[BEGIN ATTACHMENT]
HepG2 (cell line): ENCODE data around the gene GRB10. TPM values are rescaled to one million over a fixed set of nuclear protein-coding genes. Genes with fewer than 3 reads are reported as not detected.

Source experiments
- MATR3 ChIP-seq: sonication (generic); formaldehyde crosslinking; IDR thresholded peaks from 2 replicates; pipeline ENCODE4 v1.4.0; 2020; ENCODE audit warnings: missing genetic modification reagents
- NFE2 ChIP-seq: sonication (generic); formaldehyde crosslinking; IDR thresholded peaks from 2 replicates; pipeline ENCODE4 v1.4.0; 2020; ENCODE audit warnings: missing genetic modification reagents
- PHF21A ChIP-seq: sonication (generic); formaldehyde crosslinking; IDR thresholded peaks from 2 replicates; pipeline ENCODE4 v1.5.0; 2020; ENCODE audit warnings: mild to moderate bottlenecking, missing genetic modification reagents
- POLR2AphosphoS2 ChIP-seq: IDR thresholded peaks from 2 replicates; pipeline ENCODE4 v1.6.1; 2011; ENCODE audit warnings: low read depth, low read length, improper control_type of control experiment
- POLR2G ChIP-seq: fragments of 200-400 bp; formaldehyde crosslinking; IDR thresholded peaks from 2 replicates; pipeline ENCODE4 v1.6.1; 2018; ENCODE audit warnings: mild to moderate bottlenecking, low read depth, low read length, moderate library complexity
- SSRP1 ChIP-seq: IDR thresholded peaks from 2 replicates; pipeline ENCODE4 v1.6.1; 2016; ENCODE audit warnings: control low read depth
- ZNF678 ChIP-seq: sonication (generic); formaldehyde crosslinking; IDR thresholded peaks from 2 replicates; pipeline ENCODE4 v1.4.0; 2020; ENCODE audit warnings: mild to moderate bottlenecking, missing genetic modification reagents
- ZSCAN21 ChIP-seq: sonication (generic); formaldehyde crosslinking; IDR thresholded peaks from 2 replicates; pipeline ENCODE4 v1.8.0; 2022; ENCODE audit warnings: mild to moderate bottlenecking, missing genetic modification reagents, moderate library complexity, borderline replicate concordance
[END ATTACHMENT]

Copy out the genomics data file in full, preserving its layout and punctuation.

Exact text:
HepG2 (cell line): ENCODE data around the gene GRB10. TPM values are rescaled to one million over a fixed set of nuclear protein-coding genes. Genes with fewer than 3 reads are reported as not detected.

Source experiments
- MATR3 ChIP-seq: sonication (generic); formaldehyde crosslinking; IDR thresholded peaks from 2 replicates; pipeline ENCODE4 v1.4.0; 2020; ENCODE audit warnings: missing genetic modification reagents
- NFE2 ChIP-seq: sonication (generic); formaldehyde crosslinking; IDR thresholded peaks from 2 replicates; pipeline ENCODE4 v1.4.0; 2020; ENCODE audit warnings: missing genetic modification reagents
- PHF21A ChIP-seq: sonication (generic); formaldehyde crosslinking; IDR thresholded peaks from 2 replicates; pipeline ENCODE4 v1.5.0; 2020; ENCODE audit warnings: mild to moderate bottlenecking, missing genetic modification reagents
- POLR2AphosphoS2 ChIP-seq: IDR thresholded peaks from 2 replicates; pipeline ENCODE4 v1.6.1; 2011; ENCODE audit warnings: low read depth, low read length, improper control_type of control experiment
- POLR2G ChIP-seq: fragments of 200-400 bp; formaldehyde crosslinking; IDR thresholded peaks from 2 replicates; pipeline ENCODE4 v1.6.1; 2018; ENCODE audit warnings: mild to moderate bottlenecking, low read depth, low read length, moderate library complexity
- SSRP1 ChIP-seq: IDR thresholded peaks from 2 replicates; pipeline ENCODE4 v1.6.1; 2016; ENCODE audit warnings: control low read depth
- ZNF678 ChIP-seq: sonication (generic); formaldehyde crosslinking; IDR thresholded peaks from 2 replicates; pipeline ENCODE4 v1.4.0; 2020; ENCODE audit warnings: mild to moderate bottlenecking, missing genetic modification reagents
- ZSCAN21 ChIP-seq: sonication (generic); formaldehyde crosslinking; IDR thresholded peaks from 2 replicates; pipeline ENCODE4 v1.8.0; 2022; ENCODE audit warnings: mild to moderate bottlenecking, missing genetic modification reagents, moderate library complexity, borderline replicate concordance